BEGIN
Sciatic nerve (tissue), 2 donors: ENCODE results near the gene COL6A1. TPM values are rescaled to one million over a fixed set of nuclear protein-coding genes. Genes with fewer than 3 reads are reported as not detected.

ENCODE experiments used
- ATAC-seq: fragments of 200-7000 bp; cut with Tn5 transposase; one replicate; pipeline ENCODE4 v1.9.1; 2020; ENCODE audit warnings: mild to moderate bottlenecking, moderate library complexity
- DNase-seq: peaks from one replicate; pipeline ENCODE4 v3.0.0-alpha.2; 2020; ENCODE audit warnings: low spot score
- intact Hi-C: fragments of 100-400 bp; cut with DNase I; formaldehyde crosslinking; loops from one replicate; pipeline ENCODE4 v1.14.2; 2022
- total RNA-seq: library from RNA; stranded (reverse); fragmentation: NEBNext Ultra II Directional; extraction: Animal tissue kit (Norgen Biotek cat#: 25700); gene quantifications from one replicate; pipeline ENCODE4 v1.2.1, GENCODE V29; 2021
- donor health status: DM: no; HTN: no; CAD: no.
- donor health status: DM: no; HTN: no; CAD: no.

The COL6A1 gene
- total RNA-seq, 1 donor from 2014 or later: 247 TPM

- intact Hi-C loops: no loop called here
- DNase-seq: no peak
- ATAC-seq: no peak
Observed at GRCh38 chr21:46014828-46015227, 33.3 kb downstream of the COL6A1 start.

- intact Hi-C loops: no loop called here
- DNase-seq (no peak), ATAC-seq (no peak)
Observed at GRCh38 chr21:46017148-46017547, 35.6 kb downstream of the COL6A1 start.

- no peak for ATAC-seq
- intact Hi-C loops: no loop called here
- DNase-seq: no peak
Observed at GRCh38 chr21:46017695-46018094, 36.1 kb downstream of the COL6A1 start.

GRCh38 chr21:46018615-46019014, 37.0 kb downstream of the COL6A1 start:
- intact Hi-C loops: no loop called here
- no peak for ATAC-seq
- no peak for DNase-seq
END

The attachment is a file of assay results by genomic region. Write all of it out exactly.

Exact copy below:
Sciatic nerve (tissue), 2 donors: ENCODE results near the gene COL6A1. TPM values are rescaled to one million over a fixed set of nuclear protein-coding genes. Genes with fewer than 3 reads are reported as not detected.

ENCODE experiments used
- ATAC-seq: fragments of 200-7000 bp; cut with Tn5 transposase; one replicate; pipeline ENCODE4 v1.9.1; 2020; ENCODE audit warnings: mild to moderate bottlenecking, moderate library complexity
- DNase-seq: peaks from one replicate; pipeline ENCODE4 v3.0.0-alpha.2; 2020; ENCODE audit warnings: low spot score
- intact Hi-C: fragments of 100-400 bp; cut with DNase I; formaldehyde crosslinking; loops from one replicate; pipeline ENCODE4 v1.14.2; 2022
- total RNA-seq: library from RNA; stranded (reverse); fragmentation: NEBNext Ultra II Directional; extraction: Animal tissue kit (Norgen Biotek cat#: 25700); gene quantifications from one replicate; pipeline ENCODE4 v1.2.1, GENCODE V29; 2021
- donor health status: DM: no; HTN: no; CAD: no.
- donor health status: DM: no; HTN: no; CAD: no.

The COL6A1 gene
- total RNA-seq, 1 donor from 2014 or later: 247 TPM

- intact Hi-C loops: no loop called here
- DNase-seq: no peak
- ATAC-seq: no peak
Observed at GRCh38 chr21:46014828-46015227, 33.3 kb downstream of the COL6A1 start.

- intact Hi-C loops: no loop called here
- DNase-seq (no peak), ATAC-seq (no peak)
Observed at GRCh38 chr21:46017148-46017547, 35.6 kb downstream of the COL6A1 start.

- no peak for ATAC-seq
- intact Hi-C loops: no loop called here
- DNase-seq: no peak
Observed at GRCh38 chr21:46017695-46018094, 36.1 kb downstream of the COL6A1 start.

GRCh38 chr21:46018615-46019014, 37.0 kb downstream of the COL6A1 start:
- intact Hi-C loops: no loop called here
- no peak for ATAC-seq
- no peak for DNase-seq